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France's Kitchen Story

Mastering the art of cheese

Mastering the art of cheese

Hervé Mons is the guiding star of French cheese-making. His ‘affinage’, or ‘cheese ageing’, is a perfect mix of traditional craftsmanship and modern technology.

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Cheese Ripening - The love is in the detail

The kingdom of cheese

The French know how delicious cheese should taste. Cheese is frequently aged for months. Our French neighbours refer to the process of ripening cheese as affinage, and it is a perfect blend of traditional craftsmanship and modern technology. Hervé Mons is an arbiter of good taste. We asked him to explain the philosophy behind aging cheese.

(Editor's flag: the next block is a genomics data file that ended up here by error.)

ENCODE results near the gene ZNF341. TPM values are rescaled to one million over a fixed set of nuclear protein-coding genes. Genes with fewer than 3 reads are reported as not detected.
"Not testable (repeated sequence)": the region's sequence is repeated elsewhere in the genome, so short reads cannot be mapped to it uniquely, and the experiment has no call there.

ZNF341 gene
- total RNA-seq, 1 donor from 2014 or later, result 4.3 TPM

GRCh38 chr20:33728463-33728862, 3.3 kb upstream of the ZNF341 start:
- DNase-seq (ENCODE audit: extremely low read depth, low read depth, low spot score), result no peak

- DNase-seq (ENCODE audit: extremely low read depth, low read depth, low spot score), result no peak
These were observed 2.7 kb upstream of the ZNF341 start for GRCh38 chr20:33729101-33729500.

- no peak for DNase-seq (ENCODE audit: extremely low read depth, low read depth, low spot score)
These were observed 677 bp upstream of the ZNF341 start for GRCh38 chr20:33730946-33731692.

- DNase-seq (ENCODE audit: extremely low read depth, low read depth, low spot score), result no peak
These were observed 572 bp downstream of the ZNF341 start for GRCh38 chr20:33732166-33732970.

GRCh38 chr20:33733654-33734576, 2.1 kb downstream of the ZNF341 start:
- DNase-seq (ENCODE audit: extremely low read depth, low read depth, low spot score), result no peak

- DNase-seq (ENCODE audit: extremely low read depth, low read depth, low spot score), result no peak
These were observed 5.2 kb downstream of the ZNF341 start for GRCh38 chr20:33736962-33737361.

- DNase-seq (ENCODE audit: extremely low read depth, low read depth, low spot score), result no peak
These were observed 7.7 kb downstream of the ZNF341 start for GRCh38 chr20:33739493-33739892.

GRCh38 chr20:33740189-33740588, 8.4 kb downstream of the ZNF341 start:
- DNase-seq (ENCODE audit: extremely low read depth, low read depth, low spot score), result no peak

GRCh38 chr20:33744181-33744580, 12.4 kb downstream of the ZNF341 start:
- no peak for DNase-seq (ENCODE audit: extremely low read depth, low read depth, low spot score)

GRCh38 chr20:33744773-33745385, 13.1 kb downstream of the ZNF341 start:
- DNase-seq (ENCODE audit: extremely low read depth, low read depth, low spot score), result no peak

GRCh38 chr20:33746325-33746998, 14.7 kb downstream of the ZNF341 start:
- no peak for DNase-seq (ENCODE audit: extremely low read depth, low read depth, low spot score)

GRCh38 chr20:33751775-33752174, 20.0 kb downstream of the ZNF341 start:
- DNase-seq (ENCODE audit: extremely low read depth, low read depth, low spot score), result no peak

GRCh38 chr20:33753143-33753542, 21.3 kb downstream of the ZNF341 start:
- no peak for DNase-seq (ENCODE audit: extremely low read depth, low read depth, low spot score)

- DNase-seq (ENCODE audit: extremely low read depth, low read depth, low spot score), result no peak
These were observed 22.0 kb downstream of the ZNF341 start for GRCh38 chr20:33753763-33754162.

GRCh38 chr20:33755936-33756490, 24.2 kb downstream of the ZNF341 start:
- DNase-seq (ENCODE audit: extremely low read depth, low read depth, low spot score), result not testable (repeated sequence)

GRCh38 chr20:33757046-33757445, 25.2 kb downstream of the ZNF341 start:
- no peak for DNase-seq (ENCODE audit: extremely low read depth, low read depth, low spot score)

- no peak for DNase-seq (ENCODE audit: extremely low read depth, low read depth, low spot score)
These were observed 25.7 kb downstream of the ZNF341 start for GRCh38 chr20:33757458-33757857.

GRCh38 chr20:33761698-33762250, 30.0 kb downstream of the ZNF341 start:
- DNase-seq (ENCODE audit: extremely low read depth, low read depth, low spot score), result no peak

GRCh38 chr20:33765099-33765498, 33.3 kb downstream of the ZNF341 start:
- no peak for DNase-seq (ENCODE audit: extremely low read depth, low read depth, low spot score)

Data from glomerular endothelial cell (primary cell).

Who is Hervé Mons?

Hervé Mons is one of the best affineurs in France. His cheese is known to gourmets around the world. His cellars hold over 100 tonnes of cheese. Hervé Mons, age 53, directs “Maison Mons” together with his brother Laurent. The two multiple prize winning affineurs have built a cheese empire that currently serves over 20 countries and has offices in Roanne, Lyon, Aix-en-Provence, London, Stockholm and Madrid. That explains why this nature-loving Frenchman doesn't seem at all out of touch. During his rare days off, his favourite activities are cross-country running and mountain biking.

Who is Hervé Mons

Early in the morning,